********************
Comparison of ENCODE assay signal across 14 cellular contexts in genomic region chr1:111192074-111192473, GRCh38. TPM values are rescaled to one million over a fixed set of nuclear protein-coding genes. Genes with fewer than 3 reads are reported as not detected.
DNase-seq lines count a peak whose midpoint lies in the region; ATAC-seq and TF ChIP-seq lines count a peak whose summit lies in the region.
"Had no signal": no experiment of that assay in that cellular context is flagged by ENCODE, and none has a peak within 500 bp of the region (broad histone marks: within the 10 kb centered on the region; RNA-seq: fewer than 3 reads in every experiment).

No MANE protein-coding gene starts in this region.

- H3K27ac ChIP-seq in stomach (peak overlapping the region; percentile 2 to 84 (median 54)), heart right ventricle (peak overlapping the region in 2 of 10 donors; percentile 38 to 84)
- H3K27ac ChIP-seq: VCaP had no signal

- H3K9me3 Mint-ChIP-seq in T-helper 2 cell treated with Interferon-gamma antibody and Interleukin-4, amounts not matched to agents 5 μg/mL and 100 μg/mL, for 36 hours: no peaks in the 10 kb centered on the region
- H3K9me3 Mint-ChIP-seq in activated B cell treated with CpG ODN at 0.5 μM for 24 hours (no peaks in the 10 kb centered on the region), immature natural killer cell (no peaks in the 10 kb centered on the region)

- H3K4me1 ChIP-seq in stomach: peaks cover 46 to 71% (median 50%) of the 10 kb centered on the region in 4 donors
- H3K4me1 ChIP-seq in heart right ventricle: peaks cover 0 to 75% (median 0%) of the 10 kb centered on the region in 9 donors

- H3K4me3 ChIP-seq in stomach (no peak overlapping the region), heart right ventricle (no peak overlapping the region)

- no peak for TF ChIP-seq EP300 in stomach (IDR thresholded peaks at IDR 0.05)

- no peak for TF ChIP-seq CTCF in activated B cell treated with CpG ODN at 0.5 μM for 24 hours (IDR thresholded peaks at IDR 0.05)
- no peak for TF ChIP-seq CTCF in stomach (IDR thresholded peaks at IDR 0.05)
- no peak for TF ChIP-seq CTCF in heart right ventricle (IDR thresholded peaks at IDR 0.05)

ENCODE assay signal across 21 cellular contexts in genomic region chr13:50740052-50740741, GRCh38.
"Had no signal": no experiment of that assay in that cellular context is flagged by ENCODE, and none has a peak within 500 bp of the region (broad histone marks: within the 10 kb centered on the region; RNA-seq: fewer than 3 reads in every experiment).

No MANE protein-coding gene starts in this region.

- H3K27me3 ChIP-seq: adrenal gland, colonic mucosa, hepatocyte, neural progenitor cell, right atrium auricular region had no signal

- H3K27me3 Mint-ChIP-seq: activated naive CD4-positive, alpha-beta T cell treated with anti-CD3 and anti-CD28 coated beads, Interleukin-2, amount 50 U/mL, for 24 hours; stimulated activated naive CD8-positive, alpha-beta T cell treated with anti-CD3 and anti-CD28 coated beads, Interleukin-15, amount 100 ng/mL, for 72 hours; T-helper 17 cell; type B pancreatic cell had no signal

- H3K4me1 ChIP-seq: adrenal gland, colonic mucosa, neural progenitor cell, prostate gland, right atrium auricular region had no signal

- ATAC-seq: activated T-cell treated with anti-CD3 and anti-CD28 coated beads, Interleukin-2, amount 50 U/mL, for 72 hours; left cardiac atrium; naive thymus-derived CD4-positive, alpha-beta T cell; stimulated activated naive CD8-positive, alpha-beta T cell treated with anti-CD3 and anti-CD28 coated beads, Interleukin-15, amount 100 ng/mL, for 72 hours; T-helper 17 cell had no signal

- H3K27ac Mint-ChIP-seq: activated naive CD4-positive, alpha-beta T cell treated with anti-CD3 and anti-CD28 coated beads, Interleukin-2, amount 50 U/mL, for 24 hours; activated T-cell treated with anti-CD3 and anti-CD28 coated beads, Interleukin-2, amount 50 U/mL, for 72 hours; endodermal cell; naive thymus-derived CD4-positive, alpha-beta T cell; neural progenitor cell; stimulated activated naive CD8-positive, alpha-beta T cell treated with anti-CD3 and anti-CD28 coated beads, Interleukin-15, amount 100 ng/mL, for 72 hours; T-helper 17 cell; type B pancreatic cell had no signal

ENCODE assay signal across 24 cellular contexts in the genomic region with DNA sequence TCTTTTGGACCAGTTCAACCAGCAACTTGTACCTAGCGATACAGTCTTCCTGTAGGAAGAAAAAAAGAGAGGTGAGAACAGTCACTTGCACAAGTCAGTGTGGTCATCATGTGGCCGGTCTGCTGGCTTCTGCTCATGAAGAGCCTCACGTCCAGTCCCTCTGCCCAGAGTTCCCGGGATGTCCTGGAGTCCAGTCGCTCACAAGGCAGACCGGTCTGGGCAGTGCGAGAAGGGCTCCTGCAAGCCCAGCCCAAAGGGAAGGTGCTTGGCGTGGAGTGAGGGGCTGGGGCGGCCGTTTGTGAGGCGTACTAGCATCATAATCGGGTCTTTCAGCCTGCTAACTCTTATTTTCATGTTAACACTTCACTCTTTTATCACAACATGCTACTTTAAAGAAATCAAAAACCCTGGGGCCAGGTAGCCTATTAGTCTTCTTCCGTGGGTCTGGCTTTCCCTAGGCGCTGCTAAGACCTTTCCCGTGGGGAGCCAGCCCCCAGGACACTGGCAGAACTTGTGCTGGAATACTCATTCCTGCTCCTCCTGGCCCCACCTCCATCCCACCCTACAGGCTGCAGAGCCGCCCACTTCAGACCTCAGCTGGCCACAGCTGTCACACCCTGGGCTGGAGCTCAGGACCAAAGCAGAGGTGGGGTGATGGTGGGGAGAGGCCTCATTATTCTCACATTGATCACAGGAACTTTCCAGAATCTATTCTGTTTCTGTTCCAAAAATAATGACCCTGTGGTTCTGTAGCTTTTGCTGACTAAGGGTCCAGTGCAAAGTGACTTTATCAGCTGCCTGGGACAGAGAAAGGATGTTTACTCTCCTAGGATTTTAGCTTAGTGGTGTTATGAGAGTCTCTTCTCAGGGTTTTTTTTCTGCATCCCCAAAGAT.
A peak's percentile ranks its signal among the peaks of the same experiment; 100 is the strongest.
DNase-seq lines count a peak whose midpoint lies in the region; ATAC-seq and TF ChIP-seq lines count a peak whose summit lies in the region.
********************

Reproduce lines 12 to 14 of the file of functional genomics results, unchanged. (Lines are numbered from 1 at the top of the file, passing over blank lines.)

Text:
- no peak for TF ChIP-seq EP300 in stomach (IDR thresholded peaks at IDR 0.05)

- no peak for TF ChIP-seq CTCF in activated B cell treated with CpG ODN at 0.5 μM for 24 hours (IDR thresholded peaks at IDR 0.05)
- no peak for TF ChIP-seq CTCF in stomach (IDR thresholded peaks at IDR 0.05)